Monthly Archives: March 2010

Allah is al-Mu’min (The Giver of Security)

Sheikh Salman al-Oadah
Wed, 02/24/2010

We find this name of Allah in the verse: “Allah says: “He is Allah, besides whom there is no God, the King, the Holy One, Peace, the Giver of Security.” [Sūrah al-Hashr: 23]

This name has various shades of meaning.

The Fulfiller of Promises

One of the meanings of this name is: “the true one who always fulfills His promise.”

“Indeed, Allah never breaks His promise.” [Sūrah Āl `Imrān: 9]

Allah provides His servants with their sustenance and wellbeing in this world. He forgives them their sins, and in the Hereafter, He rewards them for their good deeds.

He is also the one who fulfills the good expectations that His servants have of Him. He does not disappoint them. The Prophet (peace be upon him) relates that Allah says: “I am as my servant thinks of Me. So think of Me as you will.” [Sahīh al-Bukhārī (7405) and Sahīh Muslim (2675)]

Allah guarantees His servants that they will face no injustice or wrong in the Hereafter. Allah says: “On this Day, every soul shall be rewarded for what it has earned; no injustice (shall be done) this Day. Surely Allah is quick in reckoning.” [Sūrah Ghāfir: 17]

“Then, on that Day, no soul will be wronged in the least, and you shall be repaid naught but the merit of your past deeds.” [Sūrah YāSīn: 54]

In the Sunnah, we read the story of the man who said: “My Lord! Will You grant me protection from injustice?”

He replied: “But of course.”

The man said: “I permit nothing for myself except a witness from myself.”

He said: “Suffice yourself as a witness upon you today, and the noble recording angels as witnesses.” [Sahīh Muslim (2969)]

Allah protects those who are oppressed from their oppressors. He also grants the oppressors timer to right their wrongs, but when He decides to take them to task, there is no escape from Him. [Sahīh al-Bukhārī (4686)]

Allah grants security to the oppressed. He protects them, supports them, and gives them sanctuary. Allah says: “Say: In whose hand is the dominion over all things – who gives protection, while against Him there is no protection – if you have knowledge?” [Sūrah al-Mu’minīn: 88]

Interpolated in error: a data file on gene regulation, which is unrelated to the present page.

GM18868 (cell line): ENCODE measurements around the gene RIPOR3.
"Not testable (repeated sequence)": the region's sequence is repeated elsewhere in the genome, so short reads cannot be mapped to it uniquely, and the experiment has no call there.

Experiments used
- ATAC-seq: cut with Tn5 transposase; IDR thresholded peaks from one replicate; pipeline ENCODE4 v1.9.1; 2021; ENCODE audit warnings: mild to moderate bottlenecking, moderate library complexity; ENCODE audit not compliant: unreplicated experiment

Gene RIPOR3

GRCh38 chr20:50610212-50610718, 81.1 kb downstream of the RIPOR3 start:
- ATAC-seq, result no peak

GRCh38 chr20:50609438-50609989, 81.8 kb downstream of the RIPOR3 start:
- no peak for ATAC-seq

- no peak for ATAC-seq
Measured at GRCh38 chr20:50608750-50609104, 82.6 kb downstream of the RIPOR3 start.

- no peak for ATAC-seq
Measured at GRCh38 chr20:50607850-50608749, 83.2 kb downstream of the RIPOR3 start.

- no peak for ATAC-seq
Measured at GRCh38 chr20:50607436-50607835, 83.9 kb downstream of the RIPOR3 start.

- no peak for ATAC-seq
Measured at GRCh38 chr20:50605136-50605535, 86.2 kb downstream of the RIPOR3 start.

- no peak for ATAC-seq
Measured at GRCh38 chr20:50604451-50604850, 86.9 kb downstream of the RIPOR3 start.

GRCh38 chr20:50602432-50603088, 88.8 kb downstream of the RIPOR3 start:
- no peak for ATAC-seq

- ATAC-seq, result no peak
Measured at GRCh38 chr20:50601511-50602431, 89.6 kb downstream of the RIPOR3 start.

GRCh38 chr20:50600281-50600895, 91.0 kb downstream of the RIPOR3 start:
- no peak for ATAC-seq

The Giver of Security

Another meaning of the name al-Mu’min is “the one who bestows security upon His servants.”

Allah says: “(He) who provides them with food against hunger, and with security against fear” [Sūrah Quraysh: 4]

Allah bestows the blessing of security upon His servants in so many ways. He promises the believers who fear Him that He will exchange their fear for security: “He will change (their state), after fear, to one of security and peace.” [Sūrah al-Nūr: 55]

Allah will do the same for the believers in the Hereafter. He will placate their fears with His bountiful rewards and with His mercy. They will enjoy Paradise with their hearts at peace. Allah says about them: “They will say: Lo! Of old, among our people, we were ever fearful; but Allah has been gracious to us and has saved us from the punishment of the scorching wind.” [Sūrah al-Tūr: 26-27]

He also says about the denizens of Paradise: “Enter the Garden; you shall have no fear, nor shall you grieve.” [Sūrah al-A`rāf: 49]

Allah assures us that the denizens of Paradise will experience nothing of fear or grief. They will abide forever in a state of love and good expectations. This is an indication of their worth and their lofty status.